Closed and Permissioned Private Blockchains

Now continue with closed ones.


  1. Control: Organizations have greater control over who participates in the private blockchain network, which can enhance trust and security.
  2. Efficiency: Permissioned blockchains often have faster transaction processing times and lower fees due to reduced competition for network resources.
  3. Privacy: Data on permissioned blockchain systems can be kept private, making them suitable for sensitive applications.
  4. Regulatory Compliance: These blockchains can be designed to comply with specific regulations, reducing legal risks.
  5. Lower Energy Consumption: Permissioned blockchains typically consume less energy compared to their public counterparts.


  1. Centralization: Permissioned blockchains are inherently more centralized, which can lead to trust issues and the risk of a single point of failure.
  2. Limited Innovation: Restricted access can limit innovation and collaboration, as only authorized participants can contribute.
  3. Cost: Developing and maintaining a permissioned blockchain can be expensive, particularly in terms of governance and infrastructure.
  4. Reduced Security: While more controlled, permissioned blockchains may still face security vulnerabilities, especially if the validating nodes are not well-secured.
  5. Dependence on Central Authority: Permissioned blockchains often rely on a central authority or consortium to govern and maintain the network, which may not align with the principles of decentralized nature of blockchain.

The choice between open, permissionless blockchains and permissioned blockchains depends on the specific use case and the desired balance between decentralization, control, and privacy.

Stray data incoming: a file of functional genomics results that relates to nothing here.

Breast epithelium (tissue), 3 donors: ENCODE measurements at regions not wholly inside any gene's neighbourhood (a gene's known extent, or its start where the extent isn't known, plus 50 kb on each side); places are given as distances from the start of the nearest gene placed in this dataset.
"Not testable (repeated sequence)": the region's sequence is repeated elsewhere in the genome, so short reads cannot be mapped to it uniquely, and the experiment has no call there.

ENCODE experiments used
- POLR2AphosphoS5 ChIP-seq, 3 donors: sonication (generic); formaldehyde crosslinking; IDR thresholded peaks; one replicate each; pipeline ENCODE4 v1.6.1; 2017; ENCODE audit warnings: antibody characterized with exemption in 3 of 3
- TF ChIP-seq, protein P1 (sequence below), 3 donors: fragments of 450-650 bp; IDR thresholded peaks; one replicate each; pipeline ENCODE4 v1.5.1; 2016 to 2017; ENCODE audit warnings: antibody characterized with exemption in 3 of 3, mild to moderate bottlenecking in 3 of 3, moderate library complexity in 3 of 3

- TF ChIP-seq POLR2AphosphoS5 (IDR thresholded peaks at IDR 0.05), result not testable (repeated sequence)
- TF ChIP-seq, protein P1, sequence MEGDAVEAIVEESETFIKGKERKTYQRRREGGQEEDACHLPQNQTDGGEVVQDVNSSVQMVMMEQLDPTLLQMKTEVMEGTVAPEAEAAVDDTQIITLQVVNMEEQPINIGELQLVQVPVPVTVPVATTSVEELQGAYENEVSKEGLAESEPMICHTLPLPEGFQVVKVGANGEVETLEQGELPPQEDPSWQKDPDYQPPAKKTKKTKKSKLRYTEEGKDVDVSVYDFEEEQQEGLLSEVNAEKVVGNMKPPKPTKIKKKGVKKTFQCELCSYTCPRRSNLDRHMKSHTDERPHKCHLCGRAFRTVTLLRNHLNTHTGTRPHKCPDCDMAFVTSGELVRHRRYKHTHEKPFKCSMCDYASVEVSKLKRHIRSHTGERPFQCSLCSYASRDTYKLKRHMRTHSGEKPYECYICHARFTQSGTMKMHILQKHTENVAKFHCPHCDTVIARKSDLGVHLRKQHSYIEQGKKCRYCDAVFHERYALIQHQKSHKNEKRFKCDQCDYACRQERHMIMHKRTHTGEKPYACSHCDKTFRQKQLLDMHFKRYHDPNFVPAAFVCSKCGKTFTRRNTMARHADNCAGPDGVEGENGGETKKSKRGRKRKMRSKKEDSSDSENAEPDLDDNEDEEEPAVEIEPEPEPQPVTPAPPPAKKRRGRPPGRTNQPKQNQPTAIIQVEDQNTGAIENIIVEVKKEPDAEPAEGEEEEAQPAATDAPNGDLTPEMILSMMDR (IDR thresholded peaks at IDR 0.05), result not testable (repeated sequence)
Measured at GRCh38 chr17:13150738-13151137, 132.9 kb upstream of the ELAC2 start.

Use Cases on Blockchain Network

Until now we have understood how this technology works. We know how they differentiate and what are their benefits and backwards. Let’s see the next part, where we provide real use cases about the technology.

Smart Contracts

One of the most exciting use cases of blockchain technology is smart contracts. Imagine no longer having to go to expensive lawyers to create or enforce a contract. Smart contracts are automated and execute the contract all by themselves once pre-defined conditions are met.

Smart contracts were introduced by the man called Vitalik Buterin, founder of one of the biggest cryptocurrency called Ethereum, runs on Ethereum blockchain system.

Vitalik Buterin | Image credit: <a href="" target="_blank" rel="noopener">Wikipedia</a>
Vitalik Buterin | Image credit: Wikipedia

Buterin’s innovation allowed developers to create decentralized applications (DApps) that automatically execute these contracts when predefined conditions are met.

Using smart contracts eliminating the need for third parties and offering transparency and security in various fields, including finance, supply chain management, and more.